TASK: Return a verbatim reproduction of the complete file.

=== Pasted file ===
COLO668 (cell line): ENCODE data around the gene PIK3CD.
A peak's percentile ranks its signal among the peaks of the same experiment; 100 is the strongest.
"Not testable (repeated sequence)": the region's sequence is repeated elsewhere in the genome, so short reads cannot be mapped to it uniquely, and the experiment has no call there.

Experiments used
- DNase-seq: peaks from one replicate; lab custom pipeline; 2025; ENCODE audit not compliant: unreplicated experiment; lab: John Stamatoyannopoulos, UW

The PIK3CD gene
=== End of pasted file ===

COLO668 (cell line): ENCODE data around the gene PIK3CD.
A peak's percentile ranks its signal among the peaks of the same experiment; 100 is the strongest.
"Not testable (repeated sequence)": the region's sequence is repeated elsewhere in the genome, so short reads cannot be mapped to it uniquely, and the experiment has no call there.

Experiments used
- DNase-seq: peaks from one replicate; lab custom pipeline; 2025; ENCODE audit not compliant: unreplicated experiment; lab: John Stamatoyannopoulos, UW

The PIK3CD gene